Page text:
Later, he extrapolates on the notion of identity and body and how this coexistence changes the way of looking at society, life, and technology. Problematizing online presence and identity, he talks about performing identity, especially with his example of multiplayer survival game Rust, which forces an avatar upon players, a unique randomly generated body with specific proportions, gender and race, thus making every player distinguishable, even though the player did not have the option to choose those specific aspects of their avatar – they got ‘’the forced identity categories,’’ as in many other games (131):

On the one hand, Rust’s designers affirm that an avatar is not particularly anchored to the ‘real’ body of the player. It is, nonetheless, something that can be used for purposes of identification. Ideally, these identities will not be defined in terms of biological identities or generic classes, but in terms of a wide range of diverse bodies that are completely unique and differentiated … Being able to choose identities has actually reduced the different ways that identities are performed online. The avatar becomes something that players must “see” as similar to themselves, or at least “see” as something over which they have control – or else they may get exceptionally angry, as many Rust players did in reaction to the forced identity categories they were required to use. (130-31)

The reactions from many players were negative, as the imposed race on your avatar forced players to play in new ways and experience some new interactions (mainly racist and sexist slurs from other players) aimed at their avatar, their virtual body. In this way, unintentionally or intentionally, this case brought up various questions about online identity and the function that avatar may have in playing online video games.

The use of holograms, extensions and amputations of human body, and the issue of collective mind or collective playing (like in the example of playing one of the classic Pokémon games on Twitch, where everyone can control the character and wreak a specific kind of chaos are topics of the chapter titled “Bodies and Extensions.” Here, through refreshing and interesting cases and examples, ranging from popular music to streaming services and video games, Bollmer points out that today our bodies are embedded in technology in various ways and by various methods (138-53). Codependence or, to put it more precisely, humans’ dependence on technology, makes us think not only about some technological, mechanical extensions that are a necessity, but also about mobile phones, screens, and information that people rely upon in their everyday bases as something that is part of their identity, their body, their performance.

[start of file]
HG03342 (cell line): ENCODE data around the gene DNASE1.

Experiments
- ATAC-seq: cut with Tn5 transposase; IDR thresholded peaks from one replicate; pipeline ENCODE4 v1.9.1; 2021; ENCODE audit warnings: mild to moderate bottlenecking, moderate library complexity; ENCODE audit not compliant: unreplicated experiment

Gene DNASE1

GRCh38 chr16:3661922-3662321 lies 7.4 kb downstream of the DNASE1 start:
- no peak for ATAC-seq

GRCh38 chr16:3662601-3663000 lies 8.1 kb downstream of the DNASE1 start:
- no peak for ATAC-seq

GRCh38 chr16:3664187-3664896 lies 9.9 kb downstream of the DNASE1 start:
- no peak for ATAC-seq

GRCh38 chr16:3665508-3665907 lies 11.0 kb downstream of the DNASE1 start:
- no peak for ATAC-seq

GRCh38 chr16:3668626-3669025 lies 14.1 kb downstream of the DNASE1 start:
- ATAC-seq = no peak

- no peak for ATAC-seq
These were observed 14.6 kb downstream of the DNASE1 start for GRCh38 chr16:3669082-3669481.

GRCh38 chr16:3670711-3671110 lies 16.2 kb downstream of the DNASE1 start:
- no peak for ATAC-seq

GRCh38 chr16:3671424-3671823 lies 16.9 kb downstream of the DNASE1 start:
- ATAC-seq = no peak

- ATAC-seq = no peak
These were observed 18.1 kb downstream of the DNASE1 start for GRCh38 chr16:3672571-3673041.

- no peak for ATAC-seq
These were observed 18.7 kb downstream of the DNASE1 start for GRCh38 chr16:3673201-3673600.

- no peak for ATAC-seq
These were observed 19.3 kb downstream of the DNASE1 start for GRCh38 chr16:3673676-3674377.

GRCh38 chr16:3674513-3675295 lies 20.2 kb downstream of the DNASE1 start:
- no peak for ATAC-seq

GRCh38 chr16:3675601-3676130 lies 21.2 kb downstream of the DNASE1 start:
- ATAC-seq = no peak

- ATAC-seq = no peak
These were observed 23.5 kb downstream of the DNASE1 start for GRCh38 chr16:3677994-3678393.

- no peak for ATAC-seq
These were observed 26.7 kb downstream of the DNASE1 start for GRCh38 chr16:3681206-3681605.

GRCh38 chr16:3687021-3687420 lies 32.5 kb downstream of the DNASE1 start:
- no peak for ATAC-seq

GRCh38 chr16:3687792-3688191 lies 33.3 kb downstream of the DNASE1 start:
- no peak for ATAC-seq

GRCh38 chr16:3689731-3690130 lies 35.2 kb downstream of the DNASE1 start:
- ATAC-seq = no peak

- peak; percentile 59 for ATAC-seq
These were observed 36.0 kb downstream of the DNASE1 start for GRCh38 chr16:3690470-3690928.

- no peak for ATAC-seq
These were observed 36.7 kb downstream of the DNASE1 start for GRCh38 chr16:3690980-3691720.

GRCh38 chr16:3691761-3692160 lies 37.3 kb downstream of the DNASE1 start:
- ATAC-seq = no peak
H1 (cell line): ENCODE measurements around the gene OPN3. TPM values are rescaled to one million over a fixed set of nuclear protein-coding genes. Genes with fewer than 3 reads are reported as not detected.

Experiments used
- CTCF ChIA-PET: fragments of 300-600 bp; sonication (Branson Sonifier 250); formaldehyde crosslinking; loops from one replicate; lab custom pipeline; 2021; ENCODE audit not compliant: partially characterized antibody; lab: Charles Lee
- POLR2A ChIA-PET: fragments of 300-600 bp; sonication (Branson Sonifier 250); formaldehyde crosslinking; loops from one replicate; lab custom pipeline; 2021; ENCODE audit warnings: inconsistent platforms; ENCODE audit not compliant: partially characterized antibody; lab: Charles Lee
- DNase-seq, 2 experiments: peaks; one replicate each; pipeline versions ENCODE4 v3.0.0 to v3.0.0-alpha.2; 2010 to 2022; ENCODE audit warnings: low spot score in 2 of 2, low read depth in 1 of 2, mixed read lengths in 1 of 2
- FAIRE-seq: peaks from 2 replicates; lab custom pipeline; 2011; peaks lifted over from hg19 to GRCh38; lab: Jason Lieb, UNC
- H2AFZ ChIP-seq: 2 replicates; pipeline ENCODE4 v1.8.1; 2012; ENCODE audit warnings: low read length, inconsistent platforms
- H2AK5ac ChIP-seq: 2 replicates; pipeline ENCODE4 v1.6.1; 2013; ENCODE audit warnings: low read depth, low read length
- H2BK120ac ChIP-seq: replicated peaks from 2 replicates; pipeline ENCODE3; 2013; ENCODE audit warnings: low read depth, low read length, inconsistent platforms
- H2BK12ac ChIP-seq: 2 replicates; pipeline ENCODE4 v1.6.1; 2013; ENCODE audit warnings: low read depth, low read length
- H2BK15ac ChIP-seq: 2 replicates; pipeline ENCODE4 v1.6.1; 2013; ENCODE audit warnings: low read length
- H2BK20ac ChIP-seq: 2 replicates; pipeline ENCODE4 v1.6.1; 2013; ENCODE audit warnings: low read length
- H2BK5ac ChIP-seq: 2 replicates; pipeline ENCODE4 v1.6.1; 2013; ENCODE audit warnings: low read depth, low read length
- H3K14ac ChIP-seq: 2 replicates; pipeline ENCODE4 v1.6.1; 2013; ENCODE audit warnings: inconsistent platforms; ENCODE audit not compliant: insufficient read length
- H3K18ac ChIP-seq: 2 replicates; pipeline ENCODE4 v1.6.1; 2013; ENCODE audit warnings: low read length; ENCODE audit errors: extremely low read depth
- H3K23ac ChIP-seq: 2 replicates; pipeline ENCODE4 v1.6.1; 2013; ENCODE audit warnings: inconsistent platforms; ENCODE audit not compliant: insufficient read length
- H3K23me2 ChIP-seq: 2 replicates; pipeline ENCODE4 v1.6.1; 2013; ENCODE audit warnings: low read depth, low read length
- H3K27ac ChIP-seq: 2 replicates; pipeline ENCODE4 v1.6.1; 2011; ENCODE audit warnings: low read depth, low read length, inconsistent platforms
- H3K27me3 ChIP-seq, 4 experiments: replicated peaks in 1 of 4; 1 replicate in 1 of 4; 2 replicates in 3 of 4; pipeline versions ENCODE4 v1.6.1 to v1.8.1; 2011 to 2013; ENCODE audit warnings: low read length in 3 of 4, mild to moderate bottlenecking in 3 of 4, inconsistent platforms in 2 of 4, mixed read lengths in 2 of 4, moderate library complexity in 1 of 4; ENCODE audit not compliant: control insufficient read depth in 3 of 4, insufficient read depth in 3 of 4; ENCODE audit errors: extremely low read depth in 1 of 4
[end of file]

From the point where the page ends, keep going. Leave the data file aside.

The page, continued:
But, in doing so, we often ignore the fact that some other bodies and identities are excluded in this kind of technological dialectics, as Bollmer points out:

I am wary of the suggestion that our bodies actually become “collective” with digital, networked technologies. Accepting this “collective body” as fact has a tendency to cover over political investments involved in these collective projects, for instance. Wikipedia is often named as one of the great successes of collective intelligence – a collaborative environment that produces “truth” out of the input of a vast range of diverse individuals. Yet, in spite of its rhetoric otherwise, Wikipedia is not truly “open” or “collaborative” environment, and it has long had a tendency of veiling many of its discriminatory practices. Wikipedia’s editors are almost entirely male, many of whom work hard to silence the few women who do contribute to Wikipedia (152)

This kind of approach conveys the author’s acknowledgment of his position, as well as that of many other content creators, as being a position of privilege in establishing various powerful discourses, and in that way, this book consciously opens some new important topics for further research that have not been so closely covered.

In conclusion, Theorizing Digital Culture stands out as one of the most valuable resources for starting scholarly work in digital humanities. Even though it is not the only one that provides this, its approach, detailed by examples, discussion questions, and sources that fill the gaps in the first steps of approaching specific topics, offers a valuable insight into many other issues, scholarly work and studies. In its structure, with detailed overviews and introductions to every chapter, as well as with a detailed contextualization of theories and concepts such as culture and identity, it provides a valuable tool for many students in the humanities, concerned not only with digital culture but also analysis of culture in a broader sense.

Note About Contributor(s)

Zlatko Bukač, University of Zadar, Croatia


Zlatko Bukač  is a postdoctoral associate at the Department of English, University of Zadar. He writes predominately about American popular culture, digital literature, and graphic novels. His research interests include discourse theory, visual analysis, postcolonial theory, affect theory. He teaches various courses in American literature and culture. He is a member of the Editorial staff of [sic] – A Journal of Literature, Culture and Literary Translation, co-founder of the Centre for Research in Social Sciences and Humanities, and Editor in Chief of gaming magazine GoodGame.